This image released by Kino Lorber shows a scene from "Hive." (Alexander Bloom/Kino Lorber via AP)
Last January, filmmaker Blerta Basholli was just happy she had gotten into the Sundance Film Festival with her debut feature “Hive.” The Albanian-language film about a woman who starts her own business after the Kosovo War was an inspirational gem, but Basholli hadn’t even dared to dream of just how far they would go.
Not only did it become the first film in Sundance history to win the top three awards in the world cinema competition, now it has a strong chance of becoming Kosovo’s first Oscar contender in the best international feature category.
“Hive,” which comes to video on demand on Feb. 1 and The Criterion Channel on Feb. 9, is based on the true story of Fahrije Hoti, who during the 1998-1999 Kosovo War fled her small town of Krusha e Madhe with her young children. When she returned, her husband was missing and likely dead and she had no way of supporting her family. Bucking tradition and expectations, Hoti banded together with fellow war widows and began jarring and selling homemade ajvar, a condiment made with red peppers, to local markets.
Her business, Kooperativa Krusha, is still operating today.
Basholli came across Hoti’s story in the news years ago, around the time she was getting her MFA from New York University. She knew it should be a film and that Yllka Gashi, a well-known actor in Kosovo, should star. Basholli and Gashi met with Hoti around 2011 and it further reinforced their mission to tell her story. But it would take almost nine years to get the film off the ground and another two before it would have its Cinderella moment at Sundance.
“Before meeting her, I was a customer,” Gashi said from her home in Connecticut. “I was impressed how she came up with this idea because making ajvar is a traditional thing for Albanian women, especially women of our mother’s generation. She was so smart to use this skill, this very practical skill, and to turn it into a business. From the very first time that we sat with her and we heard her story, I just fell in love with her. She has this dignity and this grace that amazes you even though she has been through so much and went through so much pain and grief and uncertainty, she still is this gracious, strong woman that inspires you.”
Basholli and Gashi were both teenagers in Kosovo when the war broke out. They remember it well and also the difficult years leading up to it.
“Growing up in the 90s in Kosovo was not a good time to be a kid,” Gashi said.
But the experience of sharing their stories and making the film and putting themselves in their mothers shoes proved cathartic in a way.
“We lived for many years in occupation, so that was a long period of really us witnessing a lot of things,” Basholli said. “But I never knew Yllka’s story and what she had gone through and how she left Kosovo during the war and she didn’t know my history. So we both opened up to each other … It’s a way of healing as well and a way of telling a history that hopefully will not repeat itself.”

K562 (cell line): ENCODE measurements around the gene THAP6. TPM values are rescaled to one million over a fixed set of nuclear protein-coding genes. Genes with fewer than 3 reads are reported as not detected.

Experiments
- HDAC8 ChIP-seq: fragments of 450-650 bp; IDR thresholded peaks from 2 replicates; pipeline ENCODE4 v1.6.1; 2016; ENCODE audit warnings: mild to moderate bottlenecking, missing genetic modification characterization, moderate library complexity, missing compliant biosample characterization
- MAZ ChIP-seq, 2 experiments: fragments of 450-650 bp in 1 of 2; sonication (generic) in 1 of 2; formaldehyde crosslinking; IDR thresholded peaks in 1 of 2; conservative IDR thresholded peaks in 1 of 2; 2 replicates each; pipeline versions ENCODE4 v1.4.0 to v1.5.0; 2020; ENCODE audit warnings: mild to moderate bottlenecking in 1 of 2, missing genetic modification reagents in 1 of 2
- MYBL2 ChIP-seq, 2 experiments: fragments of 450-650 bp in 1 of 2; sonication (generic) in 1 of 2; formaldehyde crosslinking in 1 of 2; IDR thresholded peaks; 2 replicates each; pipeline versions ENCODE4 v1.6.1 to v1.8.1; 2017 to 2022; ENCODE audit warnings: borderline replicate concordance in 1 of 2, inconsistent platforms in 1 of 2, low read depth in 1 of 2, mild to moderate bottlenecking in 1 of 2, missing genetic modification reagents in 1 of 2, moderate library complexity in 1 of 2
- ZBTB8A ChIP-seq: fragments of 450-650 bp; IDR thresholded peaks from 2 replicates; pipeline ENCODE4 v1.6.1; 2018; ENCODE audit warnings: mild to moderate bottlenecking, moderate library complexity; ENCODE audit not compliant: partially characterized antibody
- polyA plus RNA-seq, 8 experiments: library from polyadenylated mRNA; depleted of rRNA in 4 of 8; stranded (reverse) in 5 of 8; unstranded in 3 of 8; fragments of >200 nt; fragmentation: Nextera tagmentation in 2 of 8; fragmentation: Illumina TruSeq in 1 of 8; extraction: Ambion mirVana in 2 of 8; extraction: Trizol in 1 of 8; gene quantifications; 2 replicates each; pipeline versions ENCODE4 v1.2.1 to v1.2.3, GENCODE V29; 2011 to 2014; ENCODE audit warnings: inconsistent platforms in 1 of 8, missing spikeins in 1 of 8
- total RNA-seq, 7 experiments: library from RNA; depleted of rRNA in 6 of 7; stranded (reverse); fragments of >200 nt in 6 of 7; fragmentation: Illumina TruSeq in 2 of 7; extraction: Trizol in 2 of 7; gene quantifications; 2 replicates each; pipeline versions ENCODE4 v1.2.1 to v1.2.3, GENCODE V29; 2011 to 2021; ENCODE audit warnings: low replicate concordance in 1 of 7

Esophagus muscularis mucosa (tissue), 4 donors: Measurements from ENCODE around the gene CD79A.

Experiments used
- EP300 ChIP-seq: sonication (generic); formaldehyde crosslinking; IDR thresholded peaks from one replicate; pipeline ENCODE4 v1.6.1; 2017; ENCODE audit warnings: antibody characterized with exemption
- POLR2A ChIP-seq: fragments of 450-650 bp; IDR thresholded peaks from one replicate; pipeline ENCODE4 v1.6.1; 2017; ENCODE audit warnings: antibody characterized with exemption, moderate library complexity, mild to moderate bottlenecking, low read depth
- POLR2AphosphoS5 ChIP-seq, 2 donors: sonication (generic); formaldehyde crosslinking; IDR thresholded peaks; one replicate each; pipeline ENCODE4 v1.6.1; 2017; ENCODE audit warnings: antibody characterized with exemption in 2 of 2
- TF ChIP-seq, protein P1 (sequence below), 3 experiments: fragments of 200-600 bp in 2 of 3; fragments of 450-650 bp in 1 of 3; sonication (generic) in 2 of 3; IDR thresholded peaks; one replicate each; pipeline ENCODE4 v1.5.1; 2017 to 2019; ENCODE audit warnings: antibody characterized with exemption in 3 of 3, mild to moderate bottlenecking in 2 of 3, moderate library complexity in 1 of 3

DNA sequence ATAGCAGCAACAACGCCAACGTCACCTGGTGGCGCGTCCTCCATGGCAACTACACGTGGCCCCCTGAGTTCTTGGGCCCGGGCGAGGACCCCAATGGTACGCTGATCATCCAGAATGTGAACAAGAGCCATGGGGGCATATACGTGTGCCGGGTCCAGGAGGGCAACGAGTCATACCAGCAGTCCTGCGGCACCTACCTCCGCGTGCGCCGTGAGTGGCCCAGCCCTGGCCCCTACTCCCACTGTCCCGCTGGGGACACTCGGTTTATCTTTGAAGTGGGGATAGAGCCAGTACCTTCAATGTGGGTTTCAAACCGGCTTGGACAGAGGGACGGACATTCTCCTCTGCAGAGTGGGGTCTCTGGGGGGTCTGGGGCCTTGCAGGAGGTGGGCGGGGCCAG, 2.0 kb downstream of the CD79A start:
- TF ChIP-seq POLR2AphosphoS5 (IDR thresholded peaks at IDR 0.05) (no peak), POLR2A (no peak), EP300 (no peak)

Gashi said that it was something she didn’t even know she needed.
“It opened up a new perspective, to be honest, because I think that we never collectively had a chance to heal as a society, as a nation, as people, because we were we were eager to build the country,” Gashi said. “We never took in the consequences of war and the traumas that that the war and everything before the war caused us.”
The success of “Hive” has the whole country cheering them on now too. People have even stopped Basholli on the street to thank her for making them so proud.
“People know Yllka because she’s a really well-known actress and people really love her. But to stop the film director doesn’t really happen here that much,” Basholli said, laughing.
She is part of what’s being called a New Wave of filmmaking in Kosovo. Over the past year, several other female directors have had features in festivals. “Hive” is among the 15 films that made the Oscars shortlist for best international feature, which is a first for Kosovo. They’ll find out on Feb. 8 whether or not it will be among the five films competing for the award at the Oscars on March 27.
Basholli is, she says, the skeptical one. She didn’t even think “Hive” had a chance at Sundance. But she is happy about the effect it’s having.
“It really touches me that people are so proud of it. It kind of really made people happy,” Basholli said. “It kind of gives hope to people the way Fahrije gave hope to us when we were working on the film. She never gave up.”
UTAH - Mstyslav Chernov’s documentary “20 Days in Mariupol,” a first-person account of the early days of the Russian invasion of Ukraine, won the audience prize for world cinema documentary at the Sundance Film Festival.
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